In last week’s column, “Google Mobile Advertising: It’s Time to Start,” I agreed with Eric Schmidt that mobile advertising revenue will dwarf current ad spend on search and content networks. Unconvinced? Rewind to last week’s installment — then come back.
For many advertisers, dipping a toe into mobile advertising means facing the complicated prospect of creating special versions of their web sites. Different carriers and phone manufacturers require a bewildering array of protocols and markup languages. Google provides some mobile site resources for sorting out the options, but fortunately there are alternatives to creating mobile sites that can get many advertisers started without any time-consuming, expensive web development.
At the risk of being accused of heresy, I’ll start by describing the process of creating a Google mobile search campaign. Why stray from the focus on contextual advertising that’s the cornerstone (and title) of this column? Because understanding the dynamics of mobile search advertising is essential to creating great mobile content ad campaigns.
Besides, search advertising is just a subset of content advertising, right? In one case the context is a web site publisher’s page, and in the other, the context is a search-engine-supplied page of search results. (If this viewpoint doesn’t provoke a likely debate in the discussion forums, nothing will!)
So here goes — the first concept to grasp: mobile search ads can evoke three different actions:
- (The usual) click-through to the advertiser site
- A click that sends the “clicker” to a Google-supplied Business Page
- A click that immediately and automatically places a voice call to the advertiser’s phone number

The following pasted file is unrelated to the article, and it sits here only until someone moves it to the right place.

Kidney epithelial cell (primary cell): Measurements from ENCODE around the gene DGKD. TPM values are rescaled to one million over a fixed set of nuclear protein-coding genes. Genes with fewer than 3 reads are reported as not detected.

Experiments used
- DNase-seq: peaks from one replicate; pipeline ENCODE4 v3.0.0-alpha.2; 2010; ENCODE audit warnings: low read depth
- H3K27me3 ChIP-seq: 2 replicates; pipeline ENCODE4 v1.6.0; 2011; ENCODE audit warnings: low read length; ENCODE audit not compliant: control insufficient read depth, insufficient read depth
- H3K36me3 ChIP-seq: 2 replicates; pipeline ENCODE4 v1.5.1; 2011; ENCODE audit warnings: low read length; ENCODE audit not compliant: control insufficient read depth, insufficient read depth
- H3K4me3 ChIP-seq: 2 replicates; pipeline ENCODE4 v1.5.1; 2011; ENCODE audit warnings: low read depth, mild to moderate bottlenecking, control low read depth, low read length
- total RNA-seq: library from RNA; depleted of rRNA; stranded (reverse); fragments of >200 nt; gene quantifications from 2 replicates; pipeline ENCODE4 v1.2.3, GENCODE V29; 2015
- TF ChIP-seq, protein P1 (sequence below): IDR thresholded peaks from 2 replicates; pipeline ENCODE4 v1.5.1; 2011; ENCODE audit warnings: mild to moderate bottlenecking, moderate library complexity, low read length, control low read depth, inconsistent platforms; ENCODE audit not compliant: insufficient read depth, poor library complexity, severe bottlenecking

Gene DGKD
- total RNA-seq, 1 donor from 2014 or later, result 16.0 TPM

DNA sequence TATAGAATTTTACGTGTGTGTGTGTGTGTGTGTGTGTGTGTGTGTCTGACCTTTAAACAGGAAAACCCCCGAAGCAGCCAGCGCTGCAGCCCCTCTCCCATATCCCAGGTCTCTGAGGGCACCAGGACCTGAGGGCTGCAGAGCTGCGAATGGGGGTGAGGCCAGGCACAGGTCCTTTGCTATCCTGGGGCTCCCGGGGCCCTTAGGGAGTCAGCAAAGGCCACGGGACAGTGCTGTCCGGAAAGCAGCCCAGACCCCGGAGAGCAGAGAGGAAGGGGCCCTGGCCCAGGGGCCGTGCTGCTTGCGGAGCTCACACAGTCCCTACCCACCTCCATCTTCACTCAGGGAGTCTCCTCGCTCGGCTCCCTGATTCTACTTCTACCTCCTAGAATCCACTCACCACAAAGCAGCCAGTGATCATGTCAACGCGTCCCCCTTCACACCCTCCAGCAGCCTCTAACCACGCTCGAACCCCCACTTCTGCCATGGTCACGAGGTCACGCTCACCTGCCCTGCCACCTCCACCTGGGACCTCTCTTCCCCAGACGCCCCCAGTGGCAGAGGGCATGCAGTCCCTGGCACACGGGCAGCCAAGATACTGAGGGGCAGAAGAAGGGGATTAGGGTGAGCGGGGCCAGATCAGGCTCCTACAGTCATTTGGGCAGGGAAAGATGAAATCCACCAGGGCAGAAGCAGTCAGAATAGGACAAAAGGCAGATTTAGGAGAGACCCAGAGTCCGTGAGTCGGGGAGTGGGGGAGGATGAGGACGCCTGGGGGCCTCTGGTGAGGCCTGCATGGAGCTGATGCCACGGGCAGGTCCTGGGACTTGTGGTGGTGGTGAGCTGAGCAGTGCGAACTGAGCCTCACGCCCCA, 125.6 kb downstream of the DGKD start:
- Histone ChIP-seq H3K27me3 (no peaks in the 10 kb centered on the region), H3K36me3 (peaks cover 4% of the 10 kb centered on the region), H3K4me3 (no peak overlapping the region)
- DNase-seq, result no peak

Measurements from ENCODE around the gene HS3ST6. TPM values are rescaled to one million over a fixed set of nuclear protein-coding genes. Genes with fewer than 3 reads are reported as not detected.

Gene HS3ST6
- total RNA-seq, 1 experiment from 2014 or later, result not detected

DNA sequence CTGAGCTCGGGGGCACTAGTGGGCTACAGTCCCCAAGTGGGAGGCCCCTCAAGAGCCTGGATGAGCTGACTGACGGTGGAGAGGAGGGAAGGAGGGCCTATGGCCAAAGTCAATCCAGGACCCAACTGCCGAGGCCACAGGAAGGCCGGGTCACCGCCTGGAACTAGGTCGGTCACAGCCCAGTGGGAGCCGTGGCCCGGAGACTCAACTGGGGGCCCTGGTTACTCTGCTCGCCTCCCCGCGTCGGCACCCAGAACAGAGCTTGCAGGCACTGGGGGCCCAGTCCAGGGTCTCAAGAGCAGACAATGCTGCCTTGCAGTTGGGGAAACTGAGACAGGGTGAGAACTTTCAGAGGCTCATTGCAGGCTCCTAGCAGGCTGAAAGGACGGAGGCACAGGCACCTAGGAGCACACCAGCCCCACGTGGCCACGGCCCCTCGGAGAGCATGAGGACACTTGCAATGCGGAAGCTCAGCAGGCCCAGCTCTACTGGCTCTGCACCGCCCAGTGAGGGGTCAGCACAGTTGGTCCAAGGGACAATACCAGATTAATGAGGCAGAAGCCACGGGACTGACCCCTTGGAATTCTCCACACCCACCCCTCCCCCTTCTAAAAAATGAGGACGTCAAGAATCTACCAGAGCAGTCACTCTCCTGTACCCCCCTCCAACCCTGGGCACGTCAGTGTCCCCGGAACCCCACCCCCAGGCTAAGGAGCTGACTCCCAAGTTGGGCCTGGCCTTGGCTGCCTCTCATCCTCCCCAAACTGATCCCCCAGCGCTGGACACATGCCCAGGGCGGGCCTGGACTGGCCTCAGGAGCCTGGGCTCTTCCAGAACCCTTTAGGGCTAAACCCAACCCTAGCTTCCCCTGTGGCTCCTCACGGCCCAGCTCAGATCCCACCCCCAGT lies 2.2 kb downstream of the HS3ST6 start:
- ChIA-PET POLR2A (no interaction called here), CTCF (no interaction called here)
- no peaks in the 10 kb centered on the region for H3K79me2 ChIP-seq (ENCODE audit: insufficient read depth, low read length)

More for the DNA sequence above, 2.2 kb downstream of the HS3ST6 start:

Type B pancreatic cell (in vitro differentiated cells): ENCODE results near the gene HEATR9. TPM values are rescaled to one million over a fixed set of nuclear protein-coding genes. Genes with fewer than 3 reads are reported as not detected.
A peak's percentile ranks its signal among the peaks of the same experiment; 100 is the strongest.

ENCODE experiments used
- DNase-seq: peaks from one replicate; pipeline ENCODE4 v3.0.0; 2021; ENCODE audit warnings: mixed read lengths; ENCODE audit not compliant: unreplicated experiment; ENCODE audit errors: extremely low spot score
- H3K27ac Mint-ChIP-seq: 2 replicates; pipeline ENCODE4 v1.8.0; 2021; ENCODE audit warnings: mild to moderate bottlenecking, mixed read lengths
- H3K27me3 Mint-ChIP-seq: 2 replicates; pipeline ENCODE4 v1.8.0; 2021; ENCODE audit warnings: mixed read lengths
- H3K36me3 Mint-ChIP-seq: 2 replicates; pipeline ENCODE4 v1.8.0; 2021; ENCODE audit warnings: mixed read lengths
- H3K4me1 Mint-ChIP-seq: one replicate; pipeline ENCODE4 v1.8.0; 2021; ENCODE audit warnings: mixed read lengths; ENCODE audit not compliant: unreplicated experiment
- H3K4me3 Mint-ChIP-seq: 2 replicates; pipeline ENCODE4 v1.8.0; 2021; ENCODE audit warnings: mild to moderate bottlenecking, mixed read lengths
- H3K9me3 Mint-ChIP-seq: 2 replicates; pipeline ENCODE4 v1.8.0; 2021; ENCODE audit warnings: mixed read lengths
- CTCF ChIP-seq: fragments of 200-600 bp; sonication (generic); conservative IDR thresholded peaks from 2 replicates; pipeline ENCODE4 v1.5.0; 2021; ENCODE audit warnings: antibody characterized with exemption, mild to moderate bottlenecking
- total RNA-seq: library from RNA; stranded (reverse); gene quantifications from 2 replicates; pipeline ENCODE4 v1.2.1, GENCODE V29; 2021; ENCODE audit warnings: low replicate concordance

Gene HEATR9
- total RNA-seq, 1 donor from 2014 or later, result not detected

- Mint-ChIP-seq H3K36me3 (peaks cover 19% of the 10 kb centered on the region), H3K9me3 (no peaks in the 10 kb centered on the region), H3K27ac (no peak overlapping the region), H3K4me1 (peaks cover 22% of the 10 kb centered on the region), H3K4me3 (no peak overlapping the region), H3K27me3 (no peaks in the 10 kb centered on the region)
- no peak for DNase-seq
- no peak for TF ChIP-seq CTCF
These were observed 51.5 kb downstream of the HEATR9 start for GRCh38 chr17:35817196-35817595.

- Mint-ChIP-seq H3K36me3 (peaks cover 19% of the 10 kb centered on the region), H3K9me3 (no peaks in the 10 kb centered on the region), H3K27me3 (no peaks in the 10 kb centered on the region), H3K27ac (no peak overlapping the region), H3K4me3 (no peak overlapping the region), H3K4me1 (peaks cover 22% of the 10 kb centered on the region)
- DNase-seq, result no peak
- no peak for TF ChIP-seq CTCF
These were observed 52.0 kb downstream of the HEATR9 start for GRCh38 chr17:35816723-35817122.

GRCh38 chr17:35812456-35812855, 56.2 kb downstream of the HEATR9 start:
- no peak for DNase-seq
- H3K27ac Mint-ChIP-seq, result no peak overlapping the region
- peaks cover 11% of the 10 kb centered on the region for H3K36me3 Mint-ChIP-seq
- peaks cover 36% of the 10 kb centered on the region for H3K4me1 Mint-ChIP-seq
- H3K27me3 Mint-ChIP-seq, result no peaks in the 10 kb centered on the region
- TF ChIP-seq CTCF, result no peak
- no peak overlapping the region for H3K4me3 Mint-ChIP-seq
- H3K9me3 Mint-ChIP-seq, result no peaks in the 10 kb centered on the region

The latter two options require zero web site development, and can be perfect options for certain advertiser types:
- Retail businesses that finish many/most of their transactions by phone, such as take-out restaurants, florists, or taxi companies.
- B2B businesses that crave phone leads. Sure, they need to have the processes and infrastructure to qualify and (hopefully) close clients within a call or tow — but many businesses do.
- B2C companies whose aspects straddle the previous two, like professional services: legal, financial, investment, etc.
Sound like you? Follow the bouncing ball:
- Create a new campaign in your AdWords account. This will be a search-only campaign, so keep in mind the important last step — turning off content delivery.
- Click on the Mobile Ad link
- Accept the first default (Text Ad) and face your first challenge: squeezing a compelling message into just 36 characters — 18 for the headline and 18 for the description line. Here’s where lessons learned from previous columns can help: emphasize the main benefit and focusing on the call to action: Get That Call. I’ll go into mobile ad writing best practices in a future column.
- Choose the options that direct ad responders to call you — and only call you. You’ll be given the opportunity to enter your business name and phone number. Squeeze more take-the-action motivators into these — more on that in future columns as well.
- Next step is choosing keywords. One important guideline will keep you safe: people are unlikely to type “long tail” terms into the Google Mobile search box. Focus on 2-word keywords, and even one-word ones, that are most likely to be used by harried, ADD-afflicted users of mobile devices (a.k.a. cell phones). They won’t be tapping “least expensive thin-crust pizza with anchovies and jalapenos” — they’ll be typing “pizza near here.”
- Enter your daily budget and max CPC bid, and you’re done… almost. Crucial last step (and this goes for any keyword-targeted campaign): go back into Campaign Settings and turn off the Content Network. The main reason: the keywords you’ve chosen will direct your ads to appear on the wrong sites. If this isn’t crystal clear to you by now, go back to column 1 of this series and read forward.
That’s it! Monitor your results via standard reports, tweak and test ad text and bid prices, and optimize your way to your crucial foothold in mobile advertising.
Think I’m right about the future of mobile advertising, or is the whole category a non-starter? Send me comments and questions via the feedback form below or in the SEW Forum Content Advertising thread.